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Tipsheet

So, That's Why the VA Student Who Intentionally Shot His Teacher Won't Be Charged

Steve Helber

The six-year-old who shot his teacher in Virginia will not face charges. In January, this youngster shot Abigail Zwerner at Richneck Elementary School in Newport News. Zwerner intends to sue the school district that recently fired the superintendent. Yet, this shooting appears to be an iceberg that could have been avoided, with numerous concerns about the facility's security. Zwerner was shot while instructing her class but was able to evacuate the rest of her students before collapsing from blood loss. Blessedly, she’s expected to make a full recovery. 

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The student had numerous behavioral concerns, including thoughts about setting teachers on fire. He was such a problem that his parents usually escorted him to school. The parental units were not present on the day of the shooting. School officials downplayed the concerns of staff. The reason why the shooter will not be charged is that local prosecutors feel there isn’t a legal basis (via NBC News): 

The city prosecutor in Newport News, Virginia, said Wednesday that he would not seek charges against the 6-year-old boy who shot his elementary school teacher in January but has yet to decide whether any adults associated with the case could be held criminally liable. 

In an interview with NBC News, Newport News Commonwealth's Attorney Howard Gwynn said the "prospect that a 6-year-old can stand trial is problematic" given that a child that young wouldn't have the competency to understand the legal system and what a charge means or adequately assist an attorney. It's not unheard of for an adolescent of that age to be arrested in general, and theoretically, a 6-year-old child could be criminally charged under Virginia law.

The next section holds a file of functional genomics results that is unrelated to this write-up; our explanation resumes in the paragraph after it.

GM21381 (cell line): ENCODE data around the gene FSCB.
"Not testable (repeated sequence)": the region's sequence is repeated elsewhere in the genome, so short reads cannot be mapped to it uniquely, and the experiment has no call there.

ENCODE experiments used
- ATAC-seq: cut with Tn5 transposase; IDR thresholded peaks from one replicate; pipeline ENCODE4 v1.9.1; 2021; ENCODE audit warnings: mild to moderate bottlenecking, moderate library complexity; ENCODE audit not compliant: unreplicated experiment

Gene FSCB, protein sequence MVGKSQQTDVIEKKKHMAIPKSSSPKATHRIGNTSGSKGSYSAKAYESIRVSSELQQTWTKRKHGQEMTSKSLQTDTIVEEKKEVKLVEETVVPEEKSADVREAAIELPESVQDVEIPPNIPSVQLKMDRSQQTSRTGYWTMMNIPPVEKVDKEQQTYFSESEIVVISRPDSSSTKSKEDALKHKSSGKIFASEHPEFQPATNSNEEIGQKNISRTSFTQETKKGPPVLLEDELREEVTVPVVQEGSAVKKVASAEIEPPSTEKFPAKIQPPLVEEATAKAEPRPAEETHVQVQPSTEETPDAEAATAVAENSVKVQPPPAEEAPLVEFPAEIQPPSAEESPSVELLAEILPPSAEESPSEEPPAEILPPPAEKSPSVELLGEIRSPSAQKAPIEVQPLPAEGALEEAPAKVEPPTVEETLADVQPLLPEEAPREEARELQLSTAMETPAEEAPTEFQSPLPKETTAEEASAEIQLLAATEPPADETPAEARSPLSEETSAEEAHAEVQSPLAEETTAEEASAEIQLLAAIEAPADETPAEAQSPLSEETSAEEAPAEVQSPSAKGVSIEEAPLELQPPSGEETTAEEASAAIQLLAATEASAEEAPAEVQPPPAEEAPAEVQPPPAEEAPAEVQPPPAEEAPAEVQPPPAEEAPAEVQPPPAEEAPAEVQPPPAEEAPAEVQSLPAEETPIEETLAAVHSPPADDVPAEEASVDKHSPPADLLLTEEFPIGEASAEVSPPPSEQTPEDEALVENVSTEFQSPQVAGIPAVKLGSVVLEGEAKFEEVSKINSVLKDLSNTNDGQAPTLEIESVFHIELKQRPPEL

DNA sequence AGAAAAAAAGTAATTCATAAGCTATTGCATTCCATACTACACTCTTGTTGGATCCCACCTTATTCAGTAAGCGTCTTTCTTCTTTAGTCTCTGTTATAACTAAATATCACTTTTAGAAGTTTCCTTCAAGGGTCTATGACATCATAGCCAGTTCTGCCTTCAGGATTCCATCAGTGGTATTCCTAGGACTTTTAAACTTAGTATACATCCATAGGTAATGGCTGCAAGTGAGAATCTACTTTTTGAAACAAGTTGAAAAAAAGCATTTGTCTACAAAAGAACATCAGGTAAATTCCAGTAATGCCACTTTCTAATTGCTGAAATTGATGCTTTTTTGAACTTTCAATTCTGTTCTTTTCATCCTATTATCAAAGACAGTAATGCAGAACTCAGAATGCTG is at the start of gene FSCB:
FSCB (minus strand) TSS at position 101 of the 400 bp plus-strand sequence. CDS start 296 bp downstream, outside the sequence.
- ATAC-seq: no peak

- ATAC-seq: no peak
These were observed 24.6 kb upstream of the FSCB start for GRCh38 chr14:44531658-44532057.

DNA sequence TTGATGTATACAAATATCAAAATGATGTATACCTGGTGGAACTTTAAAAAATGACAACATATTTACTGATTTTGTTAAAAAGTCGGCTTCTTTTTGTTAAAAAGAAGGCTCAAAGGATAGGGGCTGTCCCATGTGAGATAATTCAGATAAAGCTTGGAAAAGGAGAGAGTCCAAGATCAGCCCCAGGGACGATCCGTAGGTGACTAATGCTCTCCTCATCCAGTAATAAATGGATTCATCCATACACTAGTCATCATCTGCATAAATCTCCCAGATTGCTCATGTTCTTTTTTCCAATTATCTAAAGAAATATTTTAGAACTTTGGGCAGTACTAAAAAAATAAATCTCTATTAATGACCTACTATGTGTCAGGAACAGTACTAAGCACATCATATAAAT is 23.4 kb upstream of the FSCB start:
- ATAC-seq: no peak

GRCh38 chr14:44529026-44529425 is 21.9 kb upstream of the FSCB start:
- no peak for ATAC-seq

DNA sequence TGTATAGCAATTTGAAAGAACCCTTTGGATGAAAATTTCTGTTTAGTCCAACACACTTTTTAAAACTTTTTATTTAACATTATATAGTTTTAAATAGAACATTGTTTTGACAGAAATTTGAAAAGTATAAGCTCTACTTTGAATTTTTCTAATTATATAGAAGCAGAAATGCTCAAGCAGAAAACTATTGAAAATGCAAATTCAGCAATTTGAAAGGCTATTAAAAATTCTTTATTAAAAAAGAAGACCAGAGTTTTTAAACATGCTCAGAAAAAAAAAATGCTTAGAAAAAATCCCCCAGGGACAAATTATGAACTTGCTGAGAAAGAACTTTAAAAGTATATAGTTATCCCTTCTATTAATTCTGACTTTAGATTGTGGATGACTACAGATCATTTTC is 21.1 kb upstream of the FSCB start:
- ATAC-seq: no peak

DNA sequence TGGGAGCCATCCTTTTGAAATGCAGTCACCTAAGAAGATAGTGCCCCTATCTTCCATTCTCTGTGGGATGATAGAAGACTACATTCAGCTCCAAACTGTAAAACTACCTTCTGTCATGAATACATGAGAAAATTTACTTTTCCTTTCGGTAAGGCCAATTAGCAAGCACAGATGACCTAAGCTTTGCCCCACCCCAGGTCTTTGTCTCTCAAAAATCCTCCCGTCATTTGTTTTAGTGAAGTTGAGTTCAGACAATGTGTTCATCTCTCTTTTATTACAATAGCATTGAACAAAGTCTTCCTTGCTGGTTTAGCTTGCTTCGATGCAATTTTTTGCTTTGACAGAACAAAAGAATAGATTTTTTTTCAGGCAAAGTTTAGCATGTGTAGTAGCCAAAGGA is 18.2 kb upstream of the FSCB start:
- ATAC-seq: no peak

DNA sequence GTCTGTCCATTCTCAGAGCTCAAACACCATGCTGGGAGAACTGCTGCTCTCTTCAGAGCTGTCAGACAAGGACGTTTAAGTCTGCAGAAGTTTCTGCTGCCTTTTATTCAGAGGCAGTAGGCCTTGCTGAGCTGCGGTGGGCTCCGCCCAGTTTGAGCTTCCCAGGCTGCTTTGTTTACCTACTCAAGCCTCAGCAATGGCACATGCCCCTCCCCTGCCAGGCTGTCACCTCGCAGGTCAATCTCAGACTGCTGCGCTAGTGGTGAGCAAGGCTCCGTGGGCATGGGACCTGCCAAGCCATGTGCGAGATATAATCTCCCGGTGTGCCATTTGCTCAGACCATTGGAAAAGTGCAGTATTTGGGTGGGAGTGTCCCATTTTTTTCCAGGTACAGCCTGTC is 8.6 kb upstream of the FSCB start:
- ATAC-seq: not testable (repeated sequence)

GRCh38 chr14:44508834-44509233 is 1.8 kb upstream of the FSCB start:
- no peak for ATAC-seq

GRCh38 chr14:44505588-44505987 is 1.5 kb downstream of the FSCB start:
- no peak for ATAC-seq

But Gwynn said that he does not believe there is a legal basis to charge a child and that his office, after receiving the case in February from Newport News police, is focusing on others. 

"Our objective is not just to do something as quickly as possible," Gwynn said. "Once we analyze all the facts, we will charge any person or persons that we believe we can prove beyond a reasonable doubt committed a crime." 

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At the minimum, the parents certainly face lawsuits for allowing their firearm to fall into the possession of their child, who brought it to school and intentionally shot Ms. Zwerner. The wheels of justice do move slowly, but to say this isn’t without unreasonable doubt appears to be a cop-out. The kid pulled the gun out and shot a woman. There’s no doubt about that fact.

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